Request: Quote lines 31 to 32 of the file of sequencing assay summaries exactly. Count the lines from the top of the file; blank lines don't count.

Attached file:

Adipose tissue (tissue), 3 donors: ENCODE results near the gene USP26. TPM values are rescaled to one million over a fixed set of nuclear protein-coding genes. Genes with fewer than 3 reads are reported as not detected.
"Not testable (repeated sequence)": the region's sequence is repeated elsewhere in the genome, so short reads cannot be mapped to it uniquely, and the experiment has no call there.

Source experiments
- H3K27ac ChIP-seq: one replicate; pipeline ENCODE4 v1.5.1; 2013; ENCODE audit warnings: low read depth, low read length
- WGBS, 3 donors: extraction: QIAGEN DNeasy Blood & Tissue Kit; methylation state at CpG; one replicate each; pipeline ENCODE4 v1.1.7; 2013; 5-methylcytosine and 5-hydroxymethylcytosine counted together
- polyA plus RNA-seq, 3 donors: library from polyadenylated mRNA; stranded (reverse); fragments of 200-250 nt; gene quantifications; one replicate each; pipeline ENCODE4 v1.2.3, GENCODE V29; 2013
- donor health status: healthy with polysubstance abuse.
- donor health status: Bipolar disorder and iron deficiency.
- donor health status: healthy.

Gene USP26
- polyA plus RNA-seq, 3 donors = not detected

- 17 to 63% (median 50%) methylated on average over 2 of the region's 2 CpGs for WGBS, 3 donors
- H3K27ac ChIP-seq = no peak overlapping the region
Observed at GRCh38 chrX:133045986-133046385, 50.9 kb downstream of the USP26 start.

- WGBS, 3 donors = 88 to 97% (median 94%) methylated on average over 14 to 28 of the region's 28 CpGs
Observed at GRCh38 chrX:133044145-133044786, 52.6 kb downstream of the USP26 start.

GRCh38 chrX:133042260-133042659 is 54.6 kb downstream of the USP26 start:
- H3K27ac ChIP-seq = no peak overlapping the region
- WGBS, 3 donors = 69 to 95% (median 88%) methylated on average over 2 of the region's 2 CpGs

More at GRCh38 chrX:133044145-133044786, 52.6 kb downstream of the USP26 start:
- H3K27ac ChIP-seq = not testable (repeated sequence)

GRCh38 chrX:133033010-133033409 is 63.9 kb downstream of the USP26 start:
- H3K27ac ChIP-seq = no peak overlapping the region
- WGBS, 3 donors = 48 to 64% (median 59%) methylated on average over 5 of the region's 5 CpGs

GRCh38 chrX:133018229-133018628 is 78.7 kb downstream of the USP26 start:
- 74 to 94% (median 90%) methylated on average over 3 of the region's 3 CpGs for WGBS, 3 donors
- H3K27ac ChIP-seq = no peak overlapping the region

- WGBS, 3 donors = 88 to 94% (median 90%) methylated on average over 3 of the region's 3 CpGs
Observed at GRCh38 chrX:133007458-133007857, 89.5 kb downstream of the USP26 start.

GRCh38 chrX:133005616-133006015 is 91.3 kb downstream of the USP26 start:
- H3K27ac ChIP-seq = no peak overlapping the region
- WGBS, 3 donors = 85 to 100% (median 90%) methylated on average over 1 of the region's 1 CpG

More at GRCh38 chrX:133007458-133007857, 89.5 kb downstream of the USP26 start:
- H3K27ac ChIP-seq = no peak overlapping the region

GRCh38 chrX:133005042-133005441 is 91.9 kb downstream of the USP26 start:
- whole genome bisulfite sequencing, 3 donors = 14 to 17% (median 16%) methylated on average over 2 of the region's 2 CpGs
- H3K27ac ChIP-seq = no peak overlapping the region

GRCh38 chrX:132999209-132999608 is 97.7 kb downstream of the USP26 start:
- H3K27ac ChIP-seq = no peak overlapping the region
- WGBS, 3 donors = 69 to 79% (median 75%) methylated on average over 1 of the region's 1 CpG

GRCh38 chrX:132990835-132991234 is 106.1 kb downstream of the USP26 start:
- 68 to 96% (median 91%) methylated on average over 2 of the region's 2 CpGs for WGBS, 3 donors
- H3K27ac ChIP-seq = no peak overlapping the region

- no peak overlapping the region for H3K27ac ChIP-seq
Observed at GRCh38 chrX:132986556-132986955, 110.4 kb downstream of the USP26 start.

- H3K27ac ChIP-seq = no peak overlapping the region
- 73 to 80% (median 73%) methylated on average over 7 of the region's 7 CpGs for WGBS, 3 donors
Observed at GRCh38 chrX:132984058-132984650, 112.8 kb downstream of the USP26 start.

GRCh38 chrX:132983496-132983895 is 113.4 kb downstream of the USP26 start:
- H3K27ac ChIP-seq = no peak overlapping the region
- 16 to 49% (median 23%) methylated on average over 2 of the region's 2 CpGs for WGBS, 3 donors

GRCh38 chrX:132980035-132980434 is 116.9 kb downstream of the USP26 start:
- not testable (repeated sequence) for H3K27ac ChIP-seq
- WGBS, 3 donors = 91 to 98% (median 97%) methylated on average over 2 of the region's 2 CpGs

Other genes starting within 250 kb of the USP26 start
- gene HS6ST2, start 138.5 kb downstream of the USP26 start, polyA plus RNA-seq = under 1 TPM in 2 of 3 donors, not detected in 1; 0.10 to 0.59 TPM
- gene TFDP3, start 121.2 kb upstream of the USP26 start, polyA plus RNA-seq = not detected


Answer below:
- H3K27ac ChIP-seq = no peak overlapping the region
- WGBS, 3 donors = 85 to 100% (median 90%) methylated on average over 1 of the region's 1 CpG